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The Sunday papers: the week's best sportswriting

It has been another good week for sportswriting. We’ve picked out ten of our favourites for you to mull over.

IN NO PARTICULAR order every Sunday, we flick back through the week’s newspapers, websites, blogs and magazines to bring you the best sports writing.

10. “You know, people would ask me about longevity and all that. I would tell them I was going to die at 42. And I don’t know what that was about, but, as it turned out, you know, I did suffer the greatest death, from my vantage point, two days before I turned 43. That was the death of my mom, you know, my absolute best friend, my biggest fan. But November 28th of ’03, when I turned 43, I did realize I was likely going to make it to old age and so, from a mental perspective, I needed to get ready for things like a slowing gait and losing my step and failed health and all those types of things, whereas I’d always envisioned that I was going to go at the top of my game.”

We mentioned the death by suicide of former NFL star Dave Duerson. Deadspin spoke to him a couple of months ago.

9. “It has been eight weeks now. Eight weeks since Victor Hedman smashed Sidney Crosby’s head into the glass in Pittsburgh, which was four days after David Steckel ran his shoulder into Crosby’s temple in the Winter Classic at Heinz Field. Which means that it has been eight weeks since Sidney Crosby played an NHL game. And that should make anybody who cares about hockey nauseous. It should give them a headache. It should cause sleepless nights. In other words, it should make them feel like they have suffered a concussion.”

Bruce Arthur explains that NFL isn’t the only sport with a concussion problem . Expect rugby to wake up to it soon.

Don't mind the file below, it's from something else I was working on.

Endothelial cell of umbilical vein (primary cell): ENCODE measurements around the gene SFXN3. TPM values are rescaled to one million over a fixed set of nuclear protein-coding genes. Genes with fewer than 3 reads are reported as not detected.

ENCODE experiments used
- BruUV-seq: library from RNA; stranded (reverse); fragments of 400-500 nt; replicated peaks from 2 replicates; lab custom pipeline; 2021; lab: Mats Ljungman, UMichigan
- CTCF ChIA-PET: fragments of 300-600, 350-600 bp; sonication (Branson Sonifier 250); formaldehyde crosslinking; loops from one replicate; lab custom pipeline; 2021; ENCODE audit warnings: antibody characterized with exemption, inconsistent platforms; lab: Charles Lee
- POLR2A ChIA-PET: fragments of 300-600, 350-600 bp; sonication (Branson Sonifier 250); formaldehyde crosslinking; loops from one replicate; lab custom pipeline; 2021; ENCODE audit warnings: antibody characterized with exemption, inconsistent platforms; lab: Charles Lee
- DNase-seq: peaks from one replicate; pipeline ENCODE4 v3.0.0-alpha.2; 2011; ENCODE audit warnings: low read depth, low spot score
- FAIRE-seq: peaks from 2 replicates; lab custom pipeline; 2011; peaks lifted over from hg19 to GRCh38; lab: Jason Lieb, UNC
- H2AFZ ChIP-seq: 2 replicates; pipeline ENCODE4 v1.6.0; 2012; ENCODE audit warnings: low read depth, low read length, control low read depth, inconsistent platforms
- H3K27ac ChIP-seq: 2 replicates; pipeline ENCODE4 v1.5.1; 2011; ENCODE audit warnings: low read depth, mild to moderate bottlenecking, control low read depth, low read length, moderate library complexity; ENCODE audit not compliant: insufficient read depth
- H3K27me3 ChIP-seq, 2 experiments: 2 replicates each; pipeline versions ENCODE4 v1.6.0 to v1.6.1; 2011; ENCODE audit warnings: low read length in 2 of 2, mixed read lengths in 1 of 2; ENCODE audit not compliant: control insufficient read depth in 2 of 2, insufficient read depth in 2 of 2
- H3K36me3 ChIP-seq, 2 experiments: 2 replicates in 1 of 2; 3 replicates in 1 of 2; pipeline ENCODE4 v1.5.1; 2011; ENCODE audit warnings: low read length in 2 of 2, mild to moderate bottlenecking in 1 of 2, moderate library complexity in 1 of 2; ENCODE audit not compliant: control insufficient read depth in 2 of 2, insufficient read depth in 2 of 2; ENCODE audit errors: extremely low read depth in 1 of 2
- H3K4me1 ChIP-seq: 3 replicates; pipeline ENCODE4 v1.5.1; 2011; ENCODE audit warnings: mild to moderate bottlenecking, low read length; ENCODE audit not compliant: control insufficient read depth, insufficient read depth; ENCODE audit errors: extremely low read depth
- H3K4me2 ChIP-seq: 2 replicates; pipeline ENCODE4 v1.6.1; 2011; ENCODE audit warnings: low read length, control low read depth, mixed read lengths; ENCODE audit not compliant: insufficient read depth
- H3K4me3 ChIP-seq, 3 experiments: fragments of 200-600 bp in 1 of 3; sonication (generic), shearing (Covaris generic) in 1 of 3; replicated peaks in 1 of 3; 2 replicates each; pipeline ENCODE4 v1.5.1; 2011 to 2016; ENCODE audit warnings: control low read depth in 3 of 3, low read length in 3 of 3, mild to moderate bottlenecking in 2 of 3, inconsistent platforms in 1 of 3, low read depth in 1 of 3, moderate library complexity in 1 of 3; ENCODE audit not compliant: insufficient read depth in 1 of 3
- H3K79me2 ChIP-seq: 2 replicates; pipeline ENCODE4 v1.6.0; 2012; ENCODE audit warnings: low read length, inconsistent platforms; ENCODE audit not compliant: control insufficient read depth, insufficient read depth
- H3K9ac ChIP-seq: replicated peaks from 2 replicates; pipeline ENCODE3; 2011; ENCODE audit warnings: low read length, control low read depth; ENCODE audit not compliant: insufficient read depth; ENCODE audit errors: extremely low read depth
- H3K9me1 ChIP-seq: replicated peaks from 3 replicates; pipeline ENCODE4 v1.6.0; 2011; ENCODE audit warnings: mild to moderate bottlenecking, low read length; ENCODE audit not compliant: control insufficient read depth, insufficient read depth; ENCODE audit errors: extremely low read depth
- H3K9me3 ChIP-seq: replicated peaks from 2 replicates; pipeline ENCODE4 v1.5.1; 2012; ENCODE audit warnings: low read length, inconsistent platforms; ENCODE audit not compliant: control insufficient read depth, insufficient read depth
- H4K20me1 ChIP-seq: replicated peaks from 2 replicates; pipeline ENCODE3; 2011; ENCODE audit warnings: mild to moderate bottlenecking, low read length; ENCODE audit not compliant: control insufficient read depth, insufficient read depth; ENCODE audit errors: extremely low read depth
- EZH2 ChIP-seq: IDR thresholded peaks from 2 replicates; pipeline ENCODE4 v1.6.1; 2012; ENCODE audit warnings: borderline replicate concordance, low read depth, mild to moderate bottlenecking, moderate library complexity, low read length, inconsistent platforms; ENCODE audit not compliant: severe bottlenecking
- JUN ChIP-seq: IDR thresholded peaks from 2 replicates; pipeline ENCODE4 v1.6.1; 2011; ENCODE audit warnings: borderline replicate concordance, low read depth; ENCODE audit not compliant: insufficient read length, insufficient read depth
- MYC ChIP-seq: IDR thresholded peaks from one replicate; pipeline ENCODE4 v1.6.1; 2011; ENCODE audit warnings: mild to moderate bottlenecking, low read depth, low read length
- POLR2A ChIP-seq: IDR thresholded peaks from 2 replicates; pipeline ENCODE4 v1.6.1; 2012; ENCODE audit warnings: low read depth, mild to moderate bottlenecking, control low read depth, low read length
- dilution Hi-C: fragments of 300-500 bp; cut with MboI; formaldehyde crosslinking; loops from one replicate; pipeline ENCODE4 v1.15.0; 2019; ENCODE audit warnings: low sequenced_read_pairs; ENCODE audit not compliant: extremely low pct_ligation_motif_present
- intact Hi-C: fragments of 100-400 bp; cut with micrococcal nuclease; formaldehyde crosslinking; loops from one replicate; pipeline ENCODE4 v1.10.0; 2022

“The dunk remains incredible because it’s a prank pulled on physics to us less-than-superhuman people, the subversion of the ordinary, and — in especially incredible (and increasingly rare) cases — the power of mental dexterity, timing, and the pushing of limits. Even the players themselves, guys who play basketball for a living, still can’t do anything but acknowledge the extraordinary in their presence.”

The beauty of the slam dunk by Esquire. Boom.

8. “They support their teams and campaign on behalf of them. They are fanatical and manipulative. They like to see themselves as an arm of their clubs — part of the fabric. They have become propaganda outlets, not newspapers. And, they think, being that way works.”

Sid Lowe uses his Sports Illustrated column to examine why the Spanish footballing press have opted for partisanship over objectivity.

7. “James Joyce once wrote: “A man of genius makes no mistakes. His errors are volitional and are the portals of discovery.” Satan didn’t have the power to destroy God, and Cantona, despite his best efforts, didn’t destroy the beautiful game.”

The Run of Play’s Jeff Maysh examines Milton’s Paradise Lost and Terminator II: Judgement Day to see what they can tell us about the enigma that is Eric Cantona.

6. “A vastly impressive South African performance yesterday was overshadowed by an even more impressive effort by the various security forces in operation at the Feroz Shah Kotla stadium in Delhi. Their indefatigable determination to ensure that no rogue snacks entered the ground was reminiscent of Albert Einstein’s quest to unlock the secrets of the universe.”

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Ireland’s cricket fans better have left the Tayto at home.